Paul Maurice says no delicate stick-handling was required to pull Sami Niku from Friday’s lineup. Instead, the young Finnish blue-liner knew he hasn’t been at his best lately and that a change was likely coming.
With a pair of injured defencemen in Tucker Poolman and Luca Sbisa ready to return, that meant parking Niku in the press box for at least a game.
“It’s not a, ‘Hey, you’re coming out of the lineup, you’re going to the minors’ (situation),” Winnipeg Jets head coach Maurice said Friday of how the conversation went. “You’ve been a good player for us. You’ve played well. We value your game. You’re off it a little bit here and we’ve got some healthy guys coming back in.’ So it was a very positive meeting, as much as it can be when you’re taking a guy out of the lineup. Like he wasn’t fighting me on his last three games, he knew he wasn’t quite right there.”
Niku, 23, has five assists in 16 games this season with the Jets, playing mostly on the second pairing with Dmitry Kulikov. Poolman (out since Jan. 12) took his spot against the San Jose Sharks, while Sbisa (out since Feb. 6) drew back in and replaced Anthony Bitetto on the third pairing with Nathan Beaulieu.
Maurice said Niku has been dealing with a minor injury, so this allows for “a bit of a reset.” He struggled in Tuesday night’s 4-1 loss to the New York Rangers, getting beat on what turned out to be a key goal against.
“He has a solid excuse that he didn’t use for it, why he was off a little bit. We think a few days is going to make him feel real good,” said Maurice.
It appears Niku, who has admitted in the past to not necessarily dealing with adversity in the best way, showed signs of growth in how he’s handling the situation.
“Sometimes you pull a young guy out and he has absolutely no idea why it’s happening. As a matter of fact, he doesn’t understand why he’s not on the first power play and you’re taking him out of the lineup. ‘How could this happen? I know, I just talked to my agent and he agrees with me. My best friend in junior is on the No. 1 power play on his other team so, clearly, you have no idea what you’re doing,’” said Maurice.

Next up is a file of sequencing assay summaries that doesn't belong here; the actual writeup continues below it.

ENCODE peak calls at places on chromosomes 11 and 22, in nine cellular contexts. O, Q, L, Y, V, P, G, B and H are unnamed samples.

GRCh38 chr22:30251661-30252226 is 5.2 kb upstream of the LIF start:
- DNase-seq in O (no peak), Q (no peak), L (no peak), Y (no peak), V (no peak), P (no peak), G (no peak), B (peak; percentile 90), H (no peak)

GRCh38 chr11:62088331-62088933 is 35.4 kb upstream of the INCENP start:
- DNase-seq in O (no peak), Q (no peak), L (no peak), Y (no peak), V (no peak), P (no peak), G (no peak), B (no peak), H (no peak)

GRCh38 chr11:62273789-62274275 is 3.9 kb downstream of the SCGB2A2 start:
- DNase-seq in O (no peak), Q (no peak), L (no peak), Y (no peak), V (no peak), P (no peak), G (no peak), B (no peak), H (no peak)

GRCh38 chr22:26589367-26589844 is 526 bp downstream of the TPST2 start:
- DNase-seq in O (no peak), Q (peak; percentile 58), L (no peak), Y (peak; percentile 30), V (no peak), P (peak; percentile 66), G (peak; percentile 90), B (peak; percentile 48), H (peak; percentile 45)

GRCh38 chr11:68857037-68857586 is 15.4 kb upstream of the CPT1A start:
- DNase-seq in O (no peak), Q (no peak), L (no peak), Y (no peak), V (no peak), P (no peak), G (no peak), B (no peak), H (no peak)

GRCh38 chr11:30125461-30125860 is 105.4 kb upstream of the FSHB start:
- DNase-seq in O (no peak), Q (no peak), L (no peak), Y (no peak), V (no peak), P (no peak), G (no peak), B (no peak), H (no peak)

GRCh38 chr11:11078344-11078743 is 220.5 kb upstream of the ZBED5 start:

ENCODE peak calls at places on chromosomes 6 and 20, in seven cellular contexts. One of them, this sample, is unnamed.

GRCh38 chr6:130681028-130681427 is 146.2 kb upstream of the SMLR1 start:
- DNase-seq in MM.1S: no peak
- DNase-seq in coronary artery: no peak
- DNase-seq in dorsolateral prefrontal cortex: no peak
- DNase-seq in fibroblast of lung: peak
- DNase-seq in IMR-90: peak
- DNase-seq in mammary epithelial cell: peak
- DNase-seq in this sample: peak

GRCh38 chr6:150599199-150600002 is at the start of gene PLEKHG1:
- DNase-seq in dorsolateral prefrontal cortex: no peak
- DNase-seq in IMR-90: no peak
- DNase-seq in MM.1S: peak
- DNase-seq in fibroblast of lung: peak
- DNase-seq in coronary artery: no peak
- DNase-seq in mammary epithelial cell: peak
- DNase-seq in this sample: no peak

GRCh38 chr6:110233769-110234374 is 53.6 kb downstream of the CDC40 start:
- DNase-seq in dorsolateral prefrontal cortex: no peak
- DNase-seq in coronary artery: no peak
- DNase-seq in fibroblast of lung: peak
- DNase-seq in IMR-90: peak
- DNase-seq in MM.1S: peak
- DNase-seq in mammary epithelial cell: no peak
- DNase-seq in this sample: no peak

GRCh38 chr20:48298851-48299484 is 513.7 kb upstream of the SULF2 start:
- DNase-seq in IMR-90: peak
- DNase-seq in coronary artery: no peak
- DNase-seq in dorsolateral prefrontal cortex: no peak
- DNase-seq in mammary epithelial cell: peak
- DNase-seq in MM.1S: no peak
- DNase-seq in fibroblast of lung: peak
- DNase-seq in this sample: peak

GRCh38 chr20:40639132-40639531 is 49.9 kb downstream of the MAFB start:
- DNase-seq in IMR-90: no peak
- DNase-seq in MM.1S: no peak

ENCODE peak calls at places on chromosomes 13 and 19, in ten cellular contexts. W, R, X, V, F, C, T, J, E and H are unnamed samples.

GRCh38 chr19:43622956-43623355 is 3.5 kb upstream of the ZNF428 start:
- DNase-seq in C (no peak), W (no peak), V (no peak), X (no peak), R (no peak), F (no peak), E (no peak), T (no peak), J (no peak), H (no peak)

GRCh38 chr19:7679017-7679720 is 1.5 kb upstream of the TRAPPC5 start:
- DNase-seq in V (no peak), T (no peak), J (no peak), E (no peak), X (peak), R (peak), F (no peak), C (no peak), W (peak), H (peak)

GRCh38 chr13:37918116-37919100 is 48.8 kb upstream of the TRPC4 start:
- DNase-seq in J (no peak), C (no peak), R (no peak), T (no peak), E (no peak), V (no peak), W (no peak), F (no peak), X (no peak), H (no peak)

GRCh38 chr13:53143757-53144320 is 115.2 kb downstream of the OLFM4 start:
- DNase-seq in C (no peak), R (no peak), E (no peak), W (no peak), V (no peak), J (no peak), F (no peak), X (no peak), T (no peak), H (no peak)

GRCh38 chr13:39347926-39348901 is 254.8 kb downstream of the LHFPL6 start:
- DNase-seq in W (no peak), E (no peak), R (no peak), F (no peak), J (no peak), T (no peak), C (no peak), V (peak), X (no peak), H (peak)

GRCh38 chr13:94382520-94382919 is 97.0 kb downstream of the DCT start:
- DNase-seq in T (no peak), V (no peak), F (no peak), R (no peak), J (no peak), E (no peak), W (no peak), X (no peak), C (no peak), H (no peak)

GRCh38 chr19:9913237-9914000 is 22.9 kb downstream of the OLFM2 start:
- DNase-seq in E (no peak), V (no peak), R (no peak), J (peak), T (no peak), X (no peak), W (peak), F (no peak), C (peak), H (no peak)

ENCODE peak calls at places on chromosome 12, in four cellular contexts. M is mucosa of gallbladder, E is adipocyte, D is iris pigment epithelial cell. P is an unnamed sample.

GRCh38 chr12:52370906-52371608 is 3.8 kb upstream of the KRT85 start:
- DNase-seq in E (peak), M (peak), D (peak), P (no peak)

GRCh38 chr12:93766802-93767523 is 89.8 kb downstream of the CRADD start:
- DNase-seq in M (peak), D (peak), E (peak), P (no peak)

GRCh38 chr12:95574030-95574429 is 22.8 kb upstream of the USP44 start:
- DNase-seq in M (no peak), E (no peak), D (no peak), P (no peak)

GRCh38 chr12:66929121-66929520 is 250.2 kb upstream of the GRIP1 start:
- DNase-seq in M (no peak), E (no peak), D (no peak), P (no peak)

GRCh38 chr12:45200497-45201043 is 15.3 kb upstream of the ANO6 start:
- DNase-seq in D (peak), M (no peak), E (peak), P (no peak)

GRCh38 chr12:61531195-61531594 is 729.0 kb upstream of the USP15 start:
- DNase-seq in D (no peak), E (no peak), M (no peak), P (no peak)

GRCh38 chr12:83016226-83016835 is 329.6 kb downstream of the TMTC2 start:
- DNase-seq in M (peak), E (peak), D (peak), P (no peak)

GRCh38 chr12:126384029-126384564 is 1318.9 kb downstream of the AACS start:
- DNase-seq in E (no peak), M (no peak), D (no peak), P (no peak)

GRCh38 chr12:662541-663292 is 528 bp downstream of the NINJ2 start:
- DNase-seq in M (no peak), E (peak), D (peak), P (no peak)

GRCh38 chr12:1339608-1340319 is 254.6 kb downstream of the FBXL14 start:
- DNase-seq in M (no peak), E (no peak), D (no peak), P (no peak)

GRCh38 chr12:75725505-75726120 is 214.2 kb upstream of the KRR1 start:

“And then you’ll get a guy who’s played now a little bit where he can give you an honest, fair assessment of his own game. ‘I haven’t been right where I needed to be and I understand it.’ So yeah, it shows an awareness.”
Illness prevented him from speaking a day earlier, but Jets captain Blake Wheeler didn’t hide his happiness Friday that Maurice had been given a contract extension.
Wheeler cited the veteran bench boss as a major reason Winnipeg has managed to stay in the playoff race despite plenty of roster turnover, injuries and other built-in excuses.
“It’s a very tumultuous year this year and a big reason we’re still in the fight is his leadership and the coaching staff, how they’ve prepared us. I think he’s tried to empower as many of the guys as he can. In the league today, there’s got to be an element of that. He’s done a good job of getting around the room and getting the guys motivated. The message hasn’t been lost,” said Wheeler.
“On top of that he’s a good person, he’s a good man. He treats the players with respect regardless of how many games you have or what your seniority is. He really tries to treat all the guys as people first and build a relationship first. I think that goes a long way with all the players.”
Eight NHL teams have canned their coaches this season, with the Minnesota Wild’s Bruce Boudreau the latest to get his walking papers on Friday. But Wheeler said the value of a bench boss goes beyond wins and losses.
“Getting a team to battle regardless of the circumstances… it could have been easy to feel sorry for ourselves and pout our way through this year, but I think he was able to generate some excitement in the group that we have and get us to believe in each other and fight for each other and that’s why we’re still hanging in there,” said Wheeler.
“It’s so different now. If a player has an off night or two bad shifts, you can’t sit ‘em anymore. You can’t take them out of the lineup, there’s nobody to replace them. So I think that’s a big adjustment for a coach. How do you send a message to a guy or how do you get the most out of a player when the consequences aren’t like they used to be. I think he’s done a really good job of, like I said before, creating some relationships with guys so that he can come to you when it’s good and he can come to you when it’s bad and you know it’s coming from a good place and you know he’s just trying to get the most out of you, just trying to get the best out of you.”
Mike McIntyre grew up wanting to be a professional wrestler. But when that dream fizzled, he put all his brawn into becoming a professional writer.
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